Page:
While down in LA last week we got a chance to play Microsoft’s upcoming racer Forza Horizon. I know that in our community there has been some divide as to what this game has to offer and what it will really be. Well after sitting down for more then a few spins on the E3 demo, I am somewhat excited by what the team at Playground Games is whipping up.
One of the biggest things I took home was that this game is not an arcade racer. I got the chance to speak with Operations Director Trevor Williams on more then a few occasions in L.A. When I used the word arcade he politely corrected me and stated that game is “accessible”. What he emphasized was that the game may not have many of the constraints found in the previous Forza games (e.g. closed track, no traffic, etc.), but in the end Horizon is still built on Forza technology, which is simulation based. Each car will handle differently given the Forza heritage.
For those not in the know yet, Forza Horizon’s story is set in Colorado. You, and a lot of other drivers, head on down to participate in the Horizon Festival, a fictional car/music event. Your goal is to race against other drivers and gain popularity to such a level that you become “the king of the hill”, or in this case King of the Horizon Festival. Given the open nature of this game, you can mindlessly drive around the unspecified number of routes that stretch for kilometers at a time or you can enter any one of the numerous race events. We were not told how many kilometers of roadway there is, but we were assured there was a lot.
For the hands on demo at E3 we were locked into one specific track and not allowed to go off the beaten path. I am fairly positive that the race we were involved in is at the start of the game in an effort to allow racers to get a feeling for the new game. It was like an introductory stage so to speak and gave all of us playing at E3 a chance to see what the basic story premise was all about. The car choice was also locked to the 2013 Dodge Viper SRT. This is a car that is making a big comeback later this year, and Turn 10, along with Playground Games, have been highlighting this car since its official unveiling a couple of months ago.
During our time in L.A. we were lucky enough to get treated to a “deep dive” of the game while attending the Microsoft Showcase Event. This was an in-depth look behind closed doors where we were given more of a presentation of what they have been working on. We didn’t get to play the game during this presentation but we got to see that the game will feature racing on different types of surfaces, from pavement to gravel roads. The dev-team is quite proud of the fact that the game’s physics engine does some amazing things when driving on the different surfaces. It was noted by the presenter that the game adjusts the cars physics 100 times a second…..yes, I said per second.
Also new to the world of Forza is the ability to drive at night. This is something that I have been hoping for for quite sometime given that I played games on the PSone that allowed me to race in dark of night with my headlight on. Seeing the bright white light from the virtual SRT Viper’s lights hitting the roadway in front of the car was somewhat of a delight, as it adds a whole new level of racing not previously found in the Forza series. I asked about different weather effects being implemented in the game and I was informed that there would be none. That’s too bad as it looks like I am still waiting for different weather, and given the setting of Colorado for Forza Horizon, it would have been a natural fit.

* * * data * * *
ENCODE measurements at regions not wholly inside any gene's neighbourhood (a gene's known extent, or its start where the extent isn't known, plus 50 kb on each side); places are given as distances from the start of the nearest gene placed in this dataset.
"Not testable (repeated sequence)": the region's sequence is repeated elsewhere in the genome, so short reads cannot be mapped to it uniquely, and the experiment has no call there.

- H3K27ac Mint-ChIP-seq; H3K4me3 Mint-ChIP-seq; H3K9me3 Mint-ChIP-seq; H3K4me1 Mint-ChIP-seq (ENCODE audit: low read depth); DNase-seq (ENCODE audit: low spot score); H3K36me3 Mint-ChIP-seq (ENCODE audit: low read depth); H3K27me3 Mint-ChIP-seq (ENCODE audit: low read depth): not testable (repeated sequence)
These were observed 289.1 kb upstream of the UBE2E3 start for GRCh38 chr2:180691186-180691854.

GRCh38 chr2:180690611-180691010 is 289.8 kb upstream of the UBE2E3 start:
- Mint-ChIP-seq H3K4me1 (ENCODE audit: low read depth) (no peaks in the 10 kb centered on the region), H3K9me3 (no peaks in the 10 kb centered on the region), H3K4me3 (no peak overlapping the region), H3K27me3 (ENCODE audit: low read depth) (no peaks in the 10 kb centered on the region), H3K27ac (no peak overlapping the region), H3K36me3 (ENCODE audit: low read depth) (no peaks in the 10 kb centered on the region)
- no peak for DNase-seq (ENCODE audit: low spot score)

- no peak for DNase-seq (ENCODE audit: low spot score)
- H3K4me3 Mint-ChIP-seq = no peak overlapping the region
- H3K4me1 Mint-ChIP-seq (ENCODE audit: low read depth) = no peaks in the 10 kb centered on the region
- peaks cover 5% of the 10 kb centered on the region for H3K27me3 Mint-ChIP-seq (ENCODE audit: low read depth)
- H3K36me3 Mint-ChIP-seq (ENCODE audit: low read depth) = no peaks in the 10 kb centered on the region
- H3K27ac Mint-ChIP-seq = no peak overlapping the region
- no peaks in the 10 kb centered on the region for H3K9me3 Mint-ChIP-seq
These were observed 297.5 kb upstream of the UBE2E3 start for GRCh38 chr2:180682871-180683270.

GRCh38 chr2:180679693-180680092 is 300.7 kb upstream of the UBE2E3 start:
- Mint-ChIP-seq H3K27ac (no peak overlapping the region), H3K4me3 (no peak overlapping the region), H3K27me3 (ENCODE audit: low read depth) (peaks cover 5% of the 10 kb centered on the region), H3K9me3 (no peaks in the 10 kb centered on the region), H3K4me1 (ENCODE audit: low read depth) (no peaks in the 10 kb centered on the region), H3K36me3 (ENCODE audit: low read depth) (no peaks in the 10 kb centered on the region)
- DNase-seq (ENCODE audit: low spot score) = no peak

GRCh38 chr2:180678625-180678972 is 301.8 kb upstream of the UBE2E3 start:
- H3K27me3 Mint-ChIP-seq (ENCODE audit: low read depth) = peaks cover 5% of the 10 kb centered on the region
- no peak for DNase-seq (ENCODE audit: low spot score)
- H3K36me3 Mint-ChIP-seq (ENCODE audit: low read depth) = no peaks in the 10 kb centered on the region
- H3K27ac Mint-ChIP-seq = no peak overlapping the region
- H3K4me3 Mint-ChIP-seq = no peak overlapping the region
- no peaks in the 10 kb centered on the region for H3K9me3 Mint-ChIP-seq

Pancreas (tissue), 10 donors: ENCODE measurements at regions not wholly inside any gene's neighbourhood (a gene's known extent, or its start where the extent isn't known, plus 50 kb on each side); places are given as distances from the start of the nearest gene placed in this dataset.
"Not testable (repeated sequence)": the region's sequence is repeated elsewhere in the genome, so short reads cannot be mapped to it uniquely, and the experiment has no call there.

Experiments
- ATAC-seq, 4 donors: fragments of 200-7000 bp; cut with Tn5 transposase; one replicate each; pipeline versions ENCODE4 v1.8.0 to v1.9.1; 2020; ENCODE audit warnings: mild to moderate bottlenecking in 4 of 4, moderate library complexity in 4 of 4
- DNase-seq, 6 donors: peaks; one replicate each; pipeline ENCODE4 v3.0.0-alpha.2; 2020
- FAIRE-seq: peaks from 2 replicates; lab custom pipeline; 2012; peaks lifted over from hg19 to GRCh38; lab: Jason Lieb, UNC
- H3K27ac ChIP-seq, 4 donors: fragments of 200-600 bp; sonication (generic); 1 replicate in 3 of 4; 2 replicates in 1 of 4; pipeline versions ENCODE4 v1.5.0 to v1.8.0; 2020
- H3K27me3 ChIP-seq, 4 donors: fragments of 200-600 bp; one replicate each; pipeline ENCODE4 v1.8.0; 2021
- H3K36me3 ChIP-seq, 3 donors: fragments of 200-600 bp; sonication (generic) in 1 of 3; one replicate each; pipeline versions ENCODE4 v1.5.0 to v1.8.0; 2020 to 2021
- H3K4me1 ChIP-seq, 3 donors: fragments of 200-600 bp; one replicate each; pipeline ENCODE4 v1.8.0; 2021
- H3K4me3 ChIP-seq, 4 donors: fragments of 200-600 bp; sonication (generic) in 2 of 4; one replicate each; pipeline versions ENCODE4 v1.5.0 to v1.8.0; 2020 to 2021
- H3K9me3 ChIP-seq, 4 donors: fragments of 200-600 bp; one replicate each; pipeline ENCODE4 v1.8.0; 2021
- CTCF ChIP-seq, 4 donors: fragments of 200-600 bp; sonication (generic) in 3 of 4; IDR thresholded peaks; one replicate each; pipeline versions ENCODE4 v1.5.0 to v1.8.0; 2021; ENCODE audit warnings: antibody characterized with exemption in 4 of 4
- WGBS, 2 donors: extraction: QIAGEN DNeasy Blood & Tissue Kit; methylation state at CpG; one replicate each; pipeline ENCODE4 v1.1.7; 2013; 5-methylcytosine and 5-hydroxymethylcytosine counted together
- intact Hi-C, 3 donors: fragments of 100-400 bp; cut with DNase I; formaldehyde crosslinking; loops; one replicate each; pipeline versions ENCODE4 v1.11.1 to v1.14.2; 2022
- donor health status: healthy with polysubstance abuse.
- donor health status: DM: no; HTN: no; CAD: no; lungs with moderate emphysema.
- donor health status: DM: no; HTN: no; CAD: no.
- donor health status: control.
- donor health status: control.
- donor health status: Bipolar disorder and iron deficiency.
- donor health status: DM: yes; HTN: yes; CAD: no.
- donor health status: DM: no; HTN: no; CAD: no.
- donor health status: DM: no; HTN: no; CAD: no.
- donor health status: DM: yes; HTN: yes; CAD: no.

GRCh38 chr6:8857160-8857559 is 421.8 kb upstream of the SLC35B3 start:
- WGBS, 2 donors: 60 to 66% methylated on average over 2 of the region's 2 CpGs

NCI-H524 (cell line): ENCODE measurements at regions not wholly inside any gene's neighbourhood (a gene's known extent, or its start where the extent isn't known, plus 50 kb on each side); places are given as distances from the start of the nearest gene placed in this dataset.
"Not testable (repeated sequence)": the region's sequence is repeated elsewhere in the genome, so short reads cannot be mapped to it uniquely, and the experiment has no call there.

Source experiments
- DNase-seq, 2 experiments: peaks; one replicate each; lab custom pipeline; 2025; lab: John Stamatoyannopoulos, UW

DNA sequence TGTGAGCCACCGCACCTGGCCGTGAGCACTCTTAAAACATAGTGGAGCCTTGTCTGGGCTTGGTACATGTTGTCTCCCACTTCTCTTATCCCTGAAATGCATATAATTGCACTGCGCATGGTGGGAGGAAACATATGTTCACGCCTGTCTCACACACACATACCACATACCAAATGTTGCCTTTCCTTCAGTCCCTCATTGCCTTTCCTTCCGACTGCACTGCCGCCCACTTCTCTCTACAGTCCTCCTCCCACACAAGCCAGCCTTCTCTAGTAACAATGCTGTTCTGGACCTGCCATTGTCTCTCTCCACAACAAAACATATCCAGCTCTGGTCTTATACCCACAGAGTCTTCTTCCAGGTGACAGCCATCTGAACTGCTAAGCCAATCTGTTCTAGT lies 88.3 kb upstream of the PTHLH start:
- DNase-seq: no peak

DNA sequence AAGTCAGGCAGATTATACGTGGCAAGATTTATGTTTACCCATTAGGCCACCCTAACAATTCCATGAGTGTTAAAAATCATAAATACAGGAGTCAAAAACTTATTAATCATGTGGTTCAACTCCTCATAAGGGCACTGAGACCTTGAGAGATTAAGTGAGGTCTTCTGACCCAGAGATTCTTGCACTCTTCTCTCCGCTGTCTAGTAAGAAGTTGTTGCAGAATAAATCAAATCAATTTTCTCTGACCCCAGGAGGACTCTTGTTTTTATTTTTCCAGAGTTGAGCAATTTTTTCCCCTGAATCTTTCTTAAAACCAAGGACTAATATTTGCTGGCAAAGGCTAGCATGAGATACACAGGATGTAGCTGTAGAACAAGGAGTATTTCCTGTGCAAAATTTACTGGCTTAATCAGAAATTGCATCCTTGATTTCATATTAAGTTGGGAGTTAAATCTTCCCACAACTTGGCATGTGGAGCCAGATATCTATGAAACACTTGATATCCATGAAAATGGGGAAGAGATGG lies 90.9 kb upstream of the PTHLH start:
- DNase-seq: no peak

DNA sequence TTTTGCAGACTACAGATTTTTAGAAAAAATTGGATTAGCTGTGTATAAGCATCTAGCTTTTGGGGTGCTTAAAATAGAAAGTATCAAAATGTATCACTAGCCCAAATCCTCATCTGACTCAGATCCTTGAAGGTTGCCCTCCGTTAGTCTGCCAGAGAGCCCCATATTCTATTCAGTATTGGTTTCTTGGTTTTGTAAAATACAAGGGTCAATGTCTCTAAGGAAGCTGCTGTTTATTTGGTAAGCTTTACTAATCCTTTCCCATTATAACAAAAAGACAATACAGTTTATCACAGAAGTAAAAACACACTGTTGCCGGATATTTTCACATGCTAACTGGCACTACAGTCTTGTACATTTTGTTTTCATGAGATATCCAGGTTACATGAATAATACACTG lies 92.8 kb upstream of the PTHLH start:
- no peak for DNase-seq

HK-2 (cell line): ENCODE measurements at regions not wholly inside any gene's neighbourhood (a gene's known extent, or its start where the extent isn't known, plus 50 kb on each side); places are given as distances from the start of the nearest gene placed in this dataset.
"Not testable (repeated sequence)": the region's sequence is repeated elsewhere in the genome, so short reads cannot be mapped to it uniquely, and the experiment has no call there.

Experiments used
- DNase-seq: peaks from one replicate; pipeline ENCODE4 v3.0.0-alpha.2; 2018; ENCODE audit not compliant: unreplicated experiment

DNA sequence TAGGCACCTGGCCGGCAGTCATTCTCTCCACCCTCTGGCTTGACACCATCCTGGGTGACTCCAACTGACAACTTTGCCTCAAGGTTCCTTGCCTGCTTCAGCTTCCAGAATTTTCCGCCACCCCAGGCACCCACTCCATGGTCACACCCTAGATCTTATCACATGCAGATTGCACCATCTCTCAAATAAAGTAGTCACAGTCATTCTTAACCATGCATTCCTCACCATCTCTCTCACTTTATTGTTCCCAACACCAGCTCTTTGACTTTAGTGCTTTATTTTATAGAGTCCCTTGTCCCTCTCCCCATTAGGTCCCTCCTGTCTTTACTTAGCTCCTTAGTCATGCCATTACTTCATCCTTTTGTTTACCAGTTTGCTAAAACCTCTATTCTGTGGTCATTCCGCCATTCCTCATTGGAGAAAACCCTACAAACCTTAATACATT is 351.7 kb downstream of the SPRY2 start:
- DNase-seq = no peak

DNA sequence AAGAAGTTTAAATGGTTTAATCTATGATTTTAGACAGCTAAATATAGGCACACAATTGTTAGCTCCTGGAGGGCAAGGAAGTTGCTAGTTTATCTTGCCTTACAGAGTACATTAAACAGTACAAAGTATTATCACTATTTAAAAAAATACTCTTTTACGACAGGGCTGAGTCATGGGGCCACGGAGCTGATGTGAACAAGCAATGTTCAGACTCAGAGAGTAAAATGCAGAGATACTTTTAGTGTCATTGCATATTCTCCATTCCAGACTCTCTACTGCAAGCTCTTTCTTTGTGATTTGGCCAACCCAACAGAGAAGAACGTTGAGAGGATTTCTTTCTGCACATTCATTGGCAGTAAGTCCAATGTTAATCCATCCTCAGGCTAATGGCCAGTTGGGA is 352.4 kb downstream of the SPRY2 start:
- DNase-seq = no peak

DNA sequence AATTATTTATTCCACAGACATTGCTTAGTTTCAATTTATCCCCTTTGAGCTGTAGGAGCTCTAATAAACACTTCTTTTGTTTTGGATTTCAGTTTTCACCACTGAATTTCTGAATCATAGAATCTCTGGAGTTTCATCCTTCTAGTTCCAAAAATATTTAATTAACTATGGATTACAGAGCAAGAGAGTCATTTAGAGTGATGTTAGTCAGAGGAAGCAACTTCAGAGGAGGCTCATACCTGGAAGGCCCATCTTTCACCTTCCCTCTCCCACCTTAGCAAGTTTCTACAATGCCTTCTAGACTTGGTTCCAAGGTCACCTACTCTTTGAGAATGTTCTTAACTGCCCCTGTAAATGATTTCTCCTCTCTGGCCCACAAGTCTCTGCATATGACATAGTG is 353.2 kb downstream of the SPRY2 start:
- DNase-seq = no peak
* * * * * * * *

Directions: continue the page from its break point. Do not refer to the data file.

I enjoyed the control and feel of the game even though we only got to try out the limited track for the E3 demo. The speed was there, and there are your four traditional racing views (bumper, hood, inside car, behind car). I always race from the hood view and found it as comfortable as ever. Given the new open world setting, there is a map in the lower left hand corner that shows you where you can go and what routes you can take. Although our route was locked for the demo, the final retail release will allow you to take different routes during a race. I for one can’t wait to try this type of racing out, as it is new to the Forza universe. Add to this mix the traffic that will be populating the road, and you have a whole new Forza experience.
Forza Horizon allows for 8-player online play, which is down from the 12-players in Forza 4. When I asked about this decrease in numbers I really didn’t get an answer why, but nonetheless it is 4 less, which isn’t always a good thing.
Visually the game is very solid. The framerate seems steady and the locale of Colorado looks to be great to race in. The open roads winding through canyons and open vistas are quite scenic and quite stunning. We were told that the graphics engine allows for rendering of the games scenery 20 kilometers away. This is a long draw distance, and the power of the graphics engine was noticeable when they showed us a track through a canyon section. I did not notice any draw in and the canyon walls, shadowing, and lighting all looked great.
My time with the game was fun, plain and simple, and when playing games isn’t that what we look for? In the end I believe that there will be critics of this next Forza game no matter what, but this game is not meant to be the next true Forza, so people have to get by this fact. It is a new Forza franchise that is meant to be more accessible, even though the game is built on the existing Forza physics model. In the end I think that many people will enjoy this game, and hopefully it will bring many new people to the Forza universe. I for one look forward to seeing the final retail version when it hits store shelves in October of this year.